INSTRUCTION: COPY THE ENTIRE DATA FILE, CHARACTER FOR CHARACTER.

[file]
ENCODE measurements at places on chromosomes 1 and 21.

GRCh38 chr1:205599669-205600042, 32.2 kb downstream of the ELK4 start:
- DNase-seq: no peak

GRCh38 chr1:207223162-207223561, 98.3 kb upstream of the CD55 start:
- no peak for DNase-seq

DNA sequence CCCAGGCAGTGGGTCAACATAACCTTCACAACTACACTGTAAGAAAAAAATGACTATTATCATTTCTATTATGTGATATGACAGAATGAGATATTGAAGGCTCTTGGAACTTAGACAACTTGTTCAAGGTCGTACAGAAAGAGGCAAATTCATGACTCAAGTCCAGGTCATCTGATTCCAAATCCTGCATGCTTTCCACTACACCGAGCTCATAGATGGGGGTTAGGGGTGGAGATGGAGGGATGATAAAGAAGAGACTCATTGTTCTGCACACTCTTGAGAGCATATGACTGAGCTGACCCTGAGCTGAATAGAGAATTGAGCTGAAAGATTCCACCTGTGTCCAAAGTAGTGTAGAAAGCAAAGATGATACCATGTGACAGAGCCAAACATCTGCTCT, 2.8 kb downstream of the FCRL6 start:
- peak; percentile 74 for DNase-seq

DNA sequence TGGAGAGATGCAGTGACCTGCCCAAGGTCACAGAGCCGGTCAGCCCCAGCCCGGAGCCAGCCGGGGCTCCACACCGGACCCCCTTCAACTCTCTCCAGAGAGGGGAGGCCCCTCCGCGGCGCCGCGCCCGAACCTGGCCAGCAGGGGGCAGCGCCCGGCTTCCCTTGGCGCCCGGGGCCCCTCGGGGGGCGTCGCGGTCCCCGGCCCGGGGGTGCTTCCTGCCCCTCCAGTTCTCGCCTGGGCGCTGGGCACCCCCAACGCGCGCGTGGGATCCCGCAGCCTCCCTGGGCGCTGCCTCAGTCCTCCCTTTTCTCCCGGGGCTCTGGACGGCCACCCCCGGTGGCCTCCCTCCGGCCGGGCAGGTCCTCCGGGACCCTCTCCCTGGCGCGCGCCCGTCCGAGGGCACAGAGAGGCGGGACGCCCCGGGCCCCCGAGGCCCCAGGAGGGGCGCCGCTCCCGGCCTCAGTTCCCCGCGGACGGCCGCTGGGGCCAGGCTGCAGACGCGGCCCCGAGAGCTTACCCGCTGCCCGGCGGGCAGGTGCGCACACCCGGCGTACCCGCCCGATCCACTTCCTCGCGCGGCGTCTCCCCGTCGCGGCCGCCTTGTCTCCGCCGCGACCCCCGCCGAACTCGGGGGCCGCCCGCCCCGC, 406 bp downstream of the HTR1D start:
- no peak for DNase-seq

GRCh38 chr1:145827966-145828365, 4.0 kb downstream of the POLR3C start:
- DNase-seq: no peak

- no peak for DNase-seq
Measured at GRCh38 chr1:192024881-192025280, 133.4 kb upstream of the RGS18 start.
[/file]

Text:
ENCODE measurements at places on chromosomes 1 and 21.

GRCh38 chr1:205599669-205600042, 32.2 kb downstream of the ELK4 start:
- DNase-seq: no peak

GRCh38 chr1:207223162-207223561, 98.3 kb upstream of the CD55 start:
- no peak for DNase-seq

DNA sequence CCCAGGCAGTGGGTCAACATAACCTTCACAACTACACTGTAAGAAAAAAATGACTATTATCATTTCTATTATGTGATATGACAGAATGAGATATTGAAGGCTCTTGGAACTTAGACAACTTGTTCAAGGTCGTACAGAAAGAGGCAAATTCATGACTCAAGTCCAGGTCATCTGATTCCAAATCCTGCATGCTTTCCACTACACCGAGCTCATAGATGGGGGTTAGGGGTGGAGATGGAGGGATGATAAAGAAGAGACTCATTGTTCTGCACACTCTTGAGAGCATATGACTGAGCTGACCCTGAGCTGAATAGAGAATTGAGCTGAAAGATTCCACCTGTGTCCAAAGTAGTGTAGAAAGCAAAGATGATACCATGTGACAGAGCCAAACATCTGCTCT, 2.8 kb downstream of the FCRL6 start:
- peak; percentile 74 for DNase-seq

DNA sequence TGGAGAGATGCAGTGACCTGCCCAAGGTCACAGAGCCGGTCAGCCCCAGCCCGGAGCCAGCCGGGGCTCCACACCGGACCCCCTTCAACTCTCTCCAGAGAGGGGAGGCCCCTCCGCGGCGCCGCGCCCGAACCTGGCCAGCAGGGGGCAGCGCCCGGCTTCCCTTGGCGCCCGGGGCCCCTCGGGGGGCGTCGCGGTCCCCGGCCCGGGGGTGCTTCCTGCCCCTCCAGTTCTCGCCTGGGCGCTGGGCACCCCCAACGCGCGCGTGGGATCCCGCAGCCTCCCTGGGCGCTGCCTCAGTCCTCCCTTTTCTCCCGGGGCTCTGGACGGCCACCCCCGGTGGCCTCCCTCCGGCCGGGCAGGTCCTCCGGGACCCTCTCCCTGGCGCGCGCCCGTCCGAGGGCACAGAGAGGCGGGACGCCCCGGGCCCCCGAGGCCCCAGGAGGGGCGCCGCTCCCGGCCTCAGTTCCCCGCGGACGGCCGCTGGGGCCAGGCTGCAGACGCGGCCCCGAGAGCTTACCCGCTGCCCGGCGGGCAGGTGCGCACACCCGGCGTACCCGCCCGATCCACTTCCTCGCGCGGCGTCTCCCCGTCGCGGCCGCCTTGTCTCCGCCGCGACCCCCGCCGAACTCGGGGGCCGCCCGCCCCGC, 406 bp downstream of the HTR1D start:
- no peak for DNase-seq

GRCh38 chr1:145827966-145828365, 4.0 kb downstream of the POLR3C start:
- DNase-seq: no peak

- no peak for DNase-seq
Measured at GRCh38 chr1:192024881-192025280, 133.4 kb upstream of the RGS18 start.